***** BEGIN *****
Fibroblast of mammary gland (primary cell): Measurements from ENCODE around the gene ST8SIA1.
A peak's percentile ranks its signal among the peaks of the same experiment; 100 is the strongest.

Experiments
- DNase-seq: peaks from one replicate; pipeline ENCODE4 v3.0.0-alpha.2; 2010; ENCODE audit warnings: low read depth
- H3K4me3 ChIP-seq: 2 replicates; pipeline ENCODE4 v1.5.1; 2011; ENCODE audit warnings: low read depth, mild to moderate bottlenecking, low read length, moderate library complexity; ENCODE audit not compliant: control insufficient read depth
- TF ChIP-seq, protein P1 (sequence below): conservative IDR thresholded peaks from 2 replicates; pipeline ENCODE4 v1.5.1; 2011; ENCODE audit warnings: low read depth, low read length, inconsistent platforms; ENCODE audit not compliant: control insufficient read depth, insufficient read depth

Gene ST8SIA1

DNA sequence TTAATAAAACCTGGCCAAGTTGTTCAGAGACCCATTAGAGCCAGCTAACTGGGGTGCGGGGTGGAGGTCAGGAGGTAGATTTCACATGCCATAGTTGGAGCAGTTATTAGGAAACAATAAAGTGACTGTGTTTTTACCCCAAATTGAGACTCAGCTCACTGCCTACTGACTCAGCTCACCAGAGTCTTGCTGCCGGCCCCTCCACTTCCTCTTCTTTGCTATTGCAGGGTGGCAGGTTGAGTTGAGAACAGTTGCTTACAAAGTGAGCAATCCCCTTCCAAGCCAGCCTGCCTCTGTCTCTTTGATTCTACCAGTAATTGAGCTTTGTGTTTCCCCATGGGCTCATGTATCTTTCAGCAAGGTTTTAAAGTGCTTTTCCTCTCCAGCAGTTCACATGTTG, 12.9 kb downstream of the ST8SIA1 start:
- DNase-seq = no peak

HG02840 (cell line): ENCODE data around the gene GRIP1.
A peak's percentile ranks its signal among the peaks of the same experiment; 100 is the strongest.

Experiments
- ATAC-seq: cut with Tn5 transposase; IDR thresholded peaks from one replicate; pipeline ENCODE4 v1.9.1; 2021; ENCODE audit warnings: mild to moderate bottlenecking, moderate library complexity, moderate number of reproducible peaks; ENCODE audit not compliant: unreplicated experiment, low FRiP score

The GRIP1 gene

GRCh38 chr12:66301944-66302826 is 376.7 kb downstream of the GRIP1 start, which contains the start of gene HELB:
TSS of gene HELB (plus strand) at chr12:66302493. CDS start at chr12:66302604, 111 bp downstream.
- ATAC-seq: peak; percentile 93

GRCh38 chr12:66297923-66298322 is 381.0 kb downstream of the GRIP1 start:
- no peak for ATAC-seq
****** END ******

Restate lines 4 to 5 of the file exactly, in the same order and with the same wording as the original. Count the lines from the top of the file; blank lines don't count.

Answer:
- DNase-seq: peaks from one replicate; pipeline ENCODE4 v3.0.0-alpha.2; 2010; ENCODE audit warnings: low read depth
- H3K4me3 ChIP-seq: 2 replicates; pipeline ENCODE4 v1.5.1; 2011; ENCODE audit warnings: low read depth, mild to moderate bottlenecking, low read length, moderate library complexity; ENCODE audit not compliant: control insufficient read depth